Lasix Didn’t Kill These Horses

Through a FOIA request to the California Horse Racing Board, I have confirmed the following deaths at that state’s tracks in 2018. (Please note: The Board redacted the names of the dead horses; any identifications below came via other channels.)

Califo Cat, June 1, Golden Gate R
Severe soft tissue damage, rupture of ligaments and tendons, right foreleg fetlock region, with eroded/ulcerated articular surfaces of bones. Both limbs and the right side more extensively, had degenerative changes with surface damage as well, which may have played a role in the formation of the observed breakdown.”

unidentified 5-year-old, June 2, San Luis Rey Downs T
Horse went down while being walked after working on track. Became agonal quickly and died within minutes. Cause of death, hypovolemic chock with abundant frank blood and blood clots [in] abdominal cavity [and] extensive hemorrhage [in] abdominal wall. Chronic changes of the right forelimb: roughly triangular 1.5 cm long x 1 cm deep slab held in place by a screw; lipping and deep ulceration of articular cartilage and erosion of the articular surface. Chronic changes of the left forelimb: pitting and linear erosion of articular cartilage. Stomach: Chronic erosions/ulcers, multiple. Horse has been gone from racing since Sept 2016.” (again, five years old)

unidentified 3-year-old, June 3, Golden Gate T
“This horse sustained a complete fracture of the medial and lateral proximal sesamoid bones in the right front fetlock, which was accompanied with rupture of tendons and marked bruising and edema of the subcutaneous tissues.”

unidentified 8-year-old, June 3, Golden Gate T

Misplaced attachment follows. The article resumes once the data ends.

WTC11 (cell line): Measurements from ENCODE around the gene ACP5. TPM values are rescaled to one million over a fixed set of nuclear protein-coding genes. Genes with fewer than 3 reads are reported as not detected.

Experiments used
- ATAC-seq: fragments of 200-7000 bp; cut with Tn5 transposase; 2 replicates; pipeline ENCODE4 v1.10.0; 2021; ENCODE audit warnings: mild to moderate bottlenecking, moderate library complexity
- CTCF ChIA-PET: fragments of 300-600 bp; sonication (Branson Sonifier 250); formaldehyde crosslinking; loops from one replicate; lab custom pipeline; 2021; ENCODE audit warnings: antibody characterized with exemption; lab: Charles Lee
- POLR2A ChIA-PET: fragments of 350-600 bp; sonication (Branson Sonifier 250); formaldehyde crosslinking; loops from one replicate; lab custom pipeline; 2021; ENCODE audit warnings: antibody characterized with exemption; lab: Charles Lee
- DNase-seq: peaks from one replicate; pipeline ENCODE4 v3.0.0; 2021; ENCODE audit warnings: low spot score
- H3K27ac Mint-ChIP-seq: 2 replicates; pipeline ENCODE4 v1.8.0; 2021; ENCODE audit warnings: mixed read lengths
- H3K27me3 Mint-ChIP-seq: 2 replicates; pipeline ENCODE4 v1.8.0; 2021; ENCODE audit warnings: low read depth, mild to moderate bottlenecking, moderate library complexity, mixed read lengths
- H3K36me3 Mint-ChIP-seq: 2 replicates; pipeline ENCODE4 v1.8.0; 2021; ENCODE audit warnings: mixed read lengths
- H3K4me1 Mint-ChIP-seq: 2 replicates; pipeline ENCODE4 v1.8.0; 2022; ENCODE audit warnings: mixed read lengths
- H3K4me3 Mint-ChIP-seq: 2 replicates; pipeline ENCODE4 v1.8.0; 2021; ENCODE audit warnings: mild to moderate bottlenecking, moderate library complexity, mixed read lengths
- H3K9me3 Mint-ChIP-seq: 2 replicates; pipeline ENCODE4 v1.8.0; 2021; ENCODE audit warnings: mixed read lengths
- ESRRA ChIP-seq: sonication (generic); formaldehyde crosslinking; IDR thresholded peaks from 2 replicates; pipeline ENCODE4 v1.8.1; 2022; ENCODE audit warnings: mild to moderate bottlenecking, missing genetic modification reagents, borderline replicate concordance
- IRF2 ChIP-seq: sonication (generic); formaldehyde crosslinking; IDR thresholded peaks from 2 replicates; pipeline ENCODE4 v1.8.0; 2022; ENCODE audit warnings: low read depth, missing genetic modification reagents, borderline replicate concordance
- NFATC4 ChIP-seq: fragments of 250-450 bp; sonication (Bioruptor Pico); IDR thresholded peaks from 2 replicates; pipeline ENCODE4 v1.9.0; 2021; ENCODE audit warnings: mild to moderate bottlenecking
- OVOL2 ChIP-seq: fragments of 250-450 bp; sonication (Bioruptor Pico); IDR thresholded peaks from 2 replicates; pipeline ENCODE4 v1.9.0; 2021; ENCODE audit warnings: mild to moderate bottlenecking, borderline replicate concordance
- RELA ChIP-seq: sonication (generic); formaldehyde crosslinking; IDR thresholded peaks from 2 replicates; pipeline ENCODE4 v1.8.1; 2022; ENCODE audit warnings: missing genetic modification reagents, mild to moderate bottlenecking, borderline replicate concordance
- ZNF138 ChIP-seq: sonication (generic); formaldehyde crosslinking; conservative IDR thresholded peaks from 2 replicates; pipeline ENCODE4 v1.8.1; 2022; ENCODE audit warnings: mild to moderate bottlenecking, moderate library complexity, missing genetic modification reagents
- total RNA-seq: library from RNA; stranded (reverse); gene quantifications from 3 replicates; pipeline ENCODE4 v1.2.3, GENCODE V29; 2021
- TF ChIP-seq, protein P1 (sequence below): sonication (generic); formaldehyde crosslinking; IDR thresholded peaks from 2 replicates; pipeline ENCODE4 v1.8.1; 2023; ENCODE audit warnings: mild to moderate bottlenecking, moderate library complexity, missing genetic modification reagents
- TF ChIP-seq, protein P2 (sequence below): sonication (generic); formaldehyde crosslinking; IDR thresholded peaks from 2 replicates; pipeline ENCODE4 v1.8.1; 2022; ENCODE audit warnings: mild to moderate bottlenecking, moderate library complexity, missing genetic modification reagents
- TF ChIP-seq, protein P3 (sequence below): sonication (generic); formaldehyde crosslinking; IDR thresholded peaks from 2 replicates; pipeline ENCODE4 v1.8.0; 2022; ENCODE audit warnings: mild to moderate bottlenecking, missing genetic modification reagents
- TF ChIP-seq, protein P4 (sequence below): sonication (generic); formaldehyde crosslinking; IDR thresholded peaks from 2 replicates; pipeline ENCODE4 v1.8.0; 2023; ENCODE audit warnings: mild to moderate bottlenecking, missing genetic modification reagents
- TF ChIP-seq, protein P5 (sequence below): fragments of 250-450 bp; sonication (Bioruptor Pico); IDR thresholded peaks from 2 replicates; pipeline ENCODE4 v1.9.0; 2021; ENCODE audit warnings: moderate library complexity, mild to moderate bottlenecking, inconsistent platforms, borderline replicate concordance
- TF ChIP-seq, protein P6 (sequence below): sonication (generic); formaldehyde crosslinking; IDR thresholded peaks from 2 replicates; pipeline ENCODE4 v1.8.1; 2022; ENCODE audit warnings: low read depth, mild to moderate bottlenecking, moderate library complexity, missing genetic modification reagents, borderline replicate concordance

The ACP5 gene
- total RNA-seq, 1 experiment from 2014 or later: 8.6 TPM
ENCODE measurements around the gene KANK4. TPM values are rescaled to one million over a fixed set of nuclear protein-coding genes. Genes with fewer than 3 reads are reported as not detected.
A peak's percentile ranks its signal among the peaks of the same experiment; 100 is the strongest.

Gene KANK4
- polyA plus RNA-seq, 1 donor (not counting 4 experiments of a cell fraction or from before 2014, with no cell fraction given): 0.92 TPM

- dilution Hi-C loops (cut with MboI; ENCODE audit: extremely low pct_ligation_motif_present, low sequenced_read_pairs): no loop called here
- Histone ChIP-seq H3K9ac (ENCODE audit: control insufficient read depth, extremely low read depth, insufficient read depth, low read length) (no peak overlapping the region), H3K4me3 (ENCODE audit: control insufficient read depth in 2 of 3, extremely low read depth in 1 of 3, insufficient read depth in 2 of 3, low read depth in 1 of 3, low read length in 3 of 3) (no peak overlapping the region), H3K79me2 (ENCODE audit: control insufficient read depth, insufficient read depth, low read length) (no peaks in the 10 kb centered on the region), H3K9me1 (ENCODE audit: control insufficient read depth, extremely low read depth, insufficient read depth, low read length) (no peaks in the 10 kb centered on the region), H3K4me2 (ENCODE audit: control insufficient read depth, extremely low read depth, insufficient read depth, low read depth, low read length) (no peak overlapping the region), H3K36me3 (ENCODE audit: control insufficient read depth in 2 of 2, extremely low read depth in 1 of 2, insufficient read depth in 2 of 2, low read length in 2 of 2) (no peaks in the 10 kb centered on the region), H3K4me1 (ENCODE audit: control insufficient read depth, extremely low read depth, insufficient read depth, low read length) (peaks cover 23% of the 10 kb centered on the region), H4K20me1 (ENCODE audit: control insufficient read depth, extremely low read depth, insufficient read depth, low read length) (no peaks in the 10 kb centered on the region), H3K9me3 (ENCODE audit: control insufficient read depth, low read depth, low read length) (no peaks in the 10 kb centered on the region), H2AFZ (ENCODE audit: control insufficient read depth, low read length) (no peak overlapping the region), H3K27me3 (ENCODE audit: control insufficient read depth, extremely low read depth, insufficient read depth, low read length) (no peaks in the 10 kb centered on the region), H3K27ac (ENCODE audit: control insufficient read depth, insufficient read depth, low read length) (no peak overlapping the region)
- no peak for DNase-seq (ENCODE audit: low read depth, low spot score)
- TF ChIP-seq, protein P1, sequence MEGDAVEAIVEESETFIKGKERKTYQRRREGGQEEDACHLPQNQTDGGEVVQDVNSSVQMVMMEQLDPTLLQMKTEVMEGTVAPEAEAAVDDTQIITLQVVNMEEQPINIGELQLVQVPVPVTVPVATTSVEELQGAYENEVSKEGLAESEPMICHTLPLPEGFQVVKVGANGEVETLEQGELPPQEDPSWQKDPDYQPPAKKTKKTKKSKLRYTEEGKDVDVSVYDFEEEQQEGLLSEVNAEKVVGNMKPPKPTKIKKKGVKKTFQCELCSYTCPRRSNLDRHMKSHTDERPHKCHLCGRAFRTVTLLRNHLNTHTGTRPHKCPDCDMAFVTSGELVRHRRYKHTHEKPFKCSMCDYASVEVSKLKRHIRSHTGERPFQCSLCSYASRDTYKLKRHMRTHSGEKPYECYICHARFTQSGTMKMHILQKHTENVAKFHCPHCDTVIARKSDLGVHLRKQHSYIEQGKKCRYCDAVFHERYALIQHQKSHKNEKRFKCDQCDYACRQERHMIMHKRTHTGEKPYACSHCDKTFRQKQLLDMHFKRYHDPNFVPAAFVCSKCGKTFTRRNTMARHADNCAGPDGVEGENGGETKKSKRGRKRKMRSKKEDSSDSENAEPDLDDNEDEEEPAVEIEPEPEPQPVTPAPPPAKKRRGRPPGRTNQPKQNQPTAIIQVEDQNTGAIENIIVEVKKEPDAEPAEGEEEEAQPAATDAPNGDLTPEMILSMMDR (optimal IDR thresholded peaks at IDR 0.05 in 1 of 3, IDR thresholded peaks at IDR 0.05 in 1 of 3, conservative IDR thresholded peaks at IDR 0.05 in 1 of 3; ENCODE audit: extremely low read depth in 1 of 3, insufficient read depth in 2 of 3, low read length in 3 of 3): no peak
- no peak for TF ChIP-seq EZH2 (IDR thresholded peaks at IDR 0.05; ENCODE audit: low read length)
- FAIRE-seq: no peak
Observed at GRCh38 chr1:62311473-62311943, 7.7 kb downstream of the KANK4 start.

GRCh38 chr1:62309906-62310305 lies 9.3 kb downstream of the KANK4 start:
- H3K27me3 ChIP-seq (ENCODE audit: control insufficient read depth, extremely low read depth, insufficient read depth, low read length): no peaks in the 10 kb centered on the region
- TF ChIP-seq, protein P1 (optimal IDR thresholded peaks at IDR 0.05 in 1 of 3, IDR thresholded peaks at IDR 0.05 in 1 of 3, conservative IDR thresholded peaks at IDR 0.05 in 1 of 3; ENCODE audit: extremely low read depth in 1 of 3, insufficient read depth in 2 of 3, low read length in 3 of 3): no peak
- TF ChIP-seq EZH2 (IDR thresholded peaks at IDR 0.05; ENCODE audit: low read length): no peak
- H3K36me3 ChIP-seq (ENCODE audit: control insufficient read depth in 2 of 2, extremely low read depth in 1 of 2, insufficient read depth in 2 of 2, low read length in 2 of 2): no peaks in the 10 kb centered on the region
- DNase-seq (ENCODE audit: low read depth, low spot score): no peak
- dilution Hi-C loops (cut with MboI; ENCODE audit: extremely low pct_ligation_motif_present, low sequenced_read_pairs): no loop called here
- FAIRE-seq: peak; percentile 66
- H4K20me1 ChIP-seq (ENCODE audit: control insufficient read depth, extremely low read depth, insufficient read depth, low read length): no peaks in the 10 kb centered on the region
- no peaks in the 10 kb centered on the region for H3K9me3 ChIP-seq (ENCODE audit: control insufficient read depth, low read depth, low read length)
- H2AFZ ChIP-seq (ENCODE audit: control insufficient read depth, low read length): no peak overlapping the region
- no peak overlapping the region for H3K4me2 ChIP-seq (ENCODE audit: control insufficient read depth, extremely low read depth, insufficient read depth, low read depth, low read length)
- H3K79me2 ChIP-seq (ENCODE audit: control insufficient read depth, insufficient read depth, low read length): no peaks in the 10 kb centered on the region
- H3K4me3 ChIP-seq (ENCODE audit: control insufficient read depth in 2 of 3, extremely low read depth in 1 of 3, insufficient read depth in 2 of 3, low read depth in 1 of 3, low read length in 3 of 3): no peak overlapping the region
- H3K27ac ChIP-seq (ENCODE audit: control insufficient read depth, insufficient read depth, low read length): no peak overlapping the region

“Condylar fracture multiple pieces; history of sheath sever[e] synovitis, was lanced and drained four weeks ago. An approximately .6 cm long displaced bone fragment was between the sagittal ridge fragment and medial condyle. There were small fragments of bone pieces scattered throughout. There was marked hemorrhage and edema of the subcutaneous and soft tissues. There was acute, complete rupture of the lateral branch of the suspensory ligament.”

unidentified 2-year-old, June 16, Golden Gate T
Comminuted fractures of the diaphysis with approximately 10 major fragments. The skin is lacerated with bony fragments extending through.

unidentified 2-year-old, June 16, Los Alamitos T
Acute comminuted fracture of the neck. A (chronic) callus located at the distal end of the spine of the scapula was likely the predisposing lesion.” (again, two years old)

Phantom Flyer, June 27, Golden Gate T
Complete, comminuted fracture of the metatarsal. Abundant soft tissue hemorrhage surrounds all portions of the fracture.”

unidentified 2-year-old, July 27, Los Alamitos T
“Complete, comminuted, displaced, open fracture of medial proximal sesamoid bone. Displaced fracture of lateral proximal sesamoid bone Hemorrhage and fraying of medial and lateral branches of suspensory ligament. Rupture of fetlock collateral ligaments. Rupture of collateral sesamoidean ligaments.”

Skidazzle, July 29, Golden Gate T